As 'conservative' Indian Army shies away from admitting homosexuals, world's major powers roll out welcome wagon
Let's examine the stand of some of the world's major powers on homosexuals serving in the military
The Supreme Court had decriminalised same-sex relationships in 2018
Army chief Bipin Rawat took a strong position against homosexuality
The fight for equal rights of LGBT persons in the military have had a long history
On Thursday, Indian Army chief Bipin Rawat sparked a row when he declared that there was 'no place for homosexuals' in the ranks of the armed forces. While the Supreme Court decriminalised same-sex relationships between consenting adults in September 2018, it seems as if for the 'conservative' army — Rawat's own words — changes will not be in the offing anytime soon. Let's examine the stand of some of the world's major powers on homosexuals serving in the military:
The US military barred homosexuals from serving in the armed forces for a long time. The "Don't Ask Don't Tell" policy banned openly gay and lesbian personnel. But in 2010, then president Barack Obama signed the "Don't Ask Don't Tell Repeal Act" making way for spousal and family benefits for homosexuals who were married. A law subsequently came into force in 2011 preventing the discharge of personnel who identified as being homosexual.
The United Kingdom lifted a ban on homosexuals serving in the armed forces in 2000. The country's Ministry of Defence had in fact issued an apology in 2007 to all gay service personnel who faced persecution and discrimination before the ban was lifted. Phil Sagar, who ran the armed forces' joint equality and diversity training centre, was quoted saying, "Of course we're sorry for anyone who's suffered personal trauma," in a BBC Radio broadcast.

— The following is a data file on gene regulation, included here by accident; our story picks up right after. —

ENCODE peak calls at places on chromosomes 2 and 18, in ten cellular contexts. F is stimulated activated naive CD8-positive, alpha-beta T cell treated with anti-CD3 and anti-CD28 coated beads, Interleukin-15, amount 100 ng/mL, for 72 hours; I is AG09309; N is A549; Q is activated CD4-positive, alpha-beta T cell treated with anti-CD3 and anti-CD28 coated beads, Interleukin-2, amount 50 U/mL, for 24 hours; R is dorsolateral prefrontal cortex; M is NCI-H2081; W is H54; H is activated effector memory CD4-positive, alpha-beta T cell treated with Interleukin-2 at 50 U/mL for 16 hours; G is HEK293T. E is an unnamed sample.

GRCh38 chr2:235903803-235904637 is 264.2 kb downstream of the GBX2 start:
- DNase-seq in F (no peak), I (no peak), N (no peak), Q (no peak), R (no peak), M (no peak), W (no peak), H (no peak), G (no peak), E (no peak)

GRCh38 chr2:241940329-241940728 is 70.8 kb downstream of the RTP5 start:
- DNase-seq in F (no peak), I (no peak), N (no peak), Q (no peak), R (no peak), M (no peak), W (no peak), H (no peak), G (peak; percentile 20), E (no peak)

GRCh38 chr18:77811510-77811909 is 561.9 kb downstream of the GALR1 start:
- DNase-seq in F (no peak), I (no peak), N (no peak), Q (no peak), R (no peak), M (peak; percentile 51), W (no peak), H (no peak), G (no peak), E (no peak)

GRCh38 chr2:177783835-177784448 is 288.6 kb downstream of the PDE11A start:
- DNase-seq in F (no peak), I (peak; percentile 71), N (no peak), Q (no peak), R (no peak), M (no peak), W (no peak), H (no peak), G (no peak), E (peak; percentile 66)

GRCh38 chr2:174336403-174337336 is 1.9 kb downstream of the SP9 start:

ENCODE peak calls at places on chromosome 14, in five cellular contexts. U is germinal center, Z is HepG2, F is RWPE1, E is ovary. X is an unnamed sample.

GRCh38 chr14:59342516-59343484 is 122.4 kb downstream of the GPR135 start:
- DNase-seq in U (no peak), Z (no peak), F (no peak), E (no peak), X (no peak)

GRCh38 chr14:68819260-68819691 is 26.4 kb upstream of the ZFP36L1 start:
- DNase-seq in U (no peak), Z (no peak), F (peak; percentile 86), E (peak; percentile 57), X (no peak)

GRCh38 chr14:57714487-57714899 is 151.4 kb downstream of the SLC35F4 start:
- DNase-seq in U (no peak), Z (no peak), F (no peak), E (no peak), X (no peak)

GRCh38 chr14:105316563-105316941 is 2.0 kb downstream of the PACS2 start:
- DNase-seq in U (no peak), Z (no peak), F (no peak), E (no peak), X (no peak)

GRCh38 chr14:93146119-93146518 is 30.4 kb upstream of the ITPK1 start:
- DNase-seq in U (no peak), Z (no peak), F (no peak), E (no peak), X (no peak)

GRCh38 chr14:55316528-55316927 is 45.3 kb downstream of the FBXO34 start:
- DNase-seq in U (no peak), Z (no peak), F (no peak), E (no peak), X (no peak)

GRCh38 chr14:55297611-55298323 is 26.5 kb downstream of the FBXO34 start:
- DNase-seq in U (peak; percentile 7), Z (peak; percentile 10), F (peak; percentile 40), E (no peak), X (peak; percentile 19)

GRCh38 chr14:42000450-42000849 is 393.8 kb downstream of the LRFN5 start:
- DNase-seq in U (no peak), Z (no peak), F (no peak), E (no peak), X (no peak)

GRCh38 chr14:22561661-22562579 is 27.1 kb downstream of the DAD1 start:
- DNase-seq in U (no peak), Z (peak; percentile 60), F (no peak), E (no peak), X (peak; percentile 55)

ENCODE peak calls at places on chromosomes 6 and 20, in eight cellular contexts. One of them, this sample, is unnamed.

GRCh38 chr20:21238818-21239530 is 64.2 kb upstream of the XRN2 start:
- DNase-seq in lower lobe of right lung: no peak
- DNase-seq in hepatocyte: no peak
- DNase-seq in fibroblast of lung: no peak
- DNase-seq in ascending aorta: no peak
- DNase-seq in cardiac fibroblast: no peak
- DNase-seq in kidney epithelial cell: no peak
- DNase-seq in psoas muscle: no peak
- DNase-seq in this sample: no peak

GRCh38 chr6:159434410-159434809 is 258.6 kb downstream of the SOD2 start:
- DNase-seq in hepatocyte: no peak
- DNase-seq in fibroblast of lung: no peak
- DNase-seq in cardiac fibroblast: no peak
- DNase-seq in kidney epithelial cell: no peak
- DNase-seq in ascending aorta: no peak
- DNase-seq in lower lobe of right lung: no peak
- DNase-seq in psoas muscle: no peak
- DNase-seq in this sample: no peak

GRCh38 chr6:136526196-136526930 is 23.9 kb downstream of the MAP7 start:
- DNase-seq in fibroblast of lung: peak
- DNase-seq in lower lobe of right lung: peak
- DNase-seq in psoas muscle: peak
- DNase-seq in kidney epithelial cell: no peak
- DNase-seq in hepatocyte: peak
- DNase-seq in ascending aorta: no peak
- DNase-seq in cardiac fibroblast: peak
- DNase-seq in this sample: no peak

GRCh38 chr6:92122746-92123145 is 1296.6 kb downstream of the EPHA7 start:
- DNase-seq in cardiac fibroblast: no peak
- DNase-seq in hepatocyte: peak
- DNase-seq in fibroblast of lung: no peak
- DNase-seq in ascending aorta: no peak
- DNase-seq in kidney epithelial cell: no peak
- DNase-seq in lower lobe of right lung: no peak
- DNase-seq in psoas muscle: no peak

Germany's armed forces banned homosexuals from serving until the year 2000. Today, tolerance towards all sexual orientations is considered part of German military duty. The German armed forces also welcome transgender personnel. In fact, Anastasia Biefang became the country's first openly transgender military commander.
In Israel, homosexuals are allowed to join the armed forces. They serve in special units and are given additional rights, for example: the right to take a shower alone, if they so choose.
New Zealand topped the first ever global ranking of countries by inclusion of lesbian, gay, bisexual and transgender (LGBT) service members in the armed forces released by the Hague Centre for Strategic Studies (HCSS). It has been legal for persons of all sexual orientations to serve in the military since the implementation of the New Zealand Human Rights Act, 1993.
Netherlands sits at second position on the HCSS list, along with the United Kingdom. The Dutch military has allowed homosexuals to serve since 1974.
While the Supreme Court decriminalised same-sex relationships between consenting adults in September 2018, the country's million-strong army and other armed forces are governed by their own laws. Unsurprisingly, there are no figures on homosexuals in the armed forces.
Those found guilty of conduct of a "cruel, indecent or unnatural kind" under Section 46 of the Army Act, 1950, face up to seven years in prison. Section 45 of the Army Act, 1950, also talks about the "unbecoming conduct" of officers. The sections imply offences under the British-era Section 377 of the Indian Penal Code.
But there is a ray of hope. In the recently concluded Winter Session of the Parliament, BJP's Jagdambika Pal introduced a bill seeking amendments to the Army Act, 1950, the Navy Act, 1957 and Air Force Act, 1950 with a view to give equal rights and opportunities to members of the lesbian, gay, bisexual and transgender community to serve in the armed forces.
With inputs from agencies
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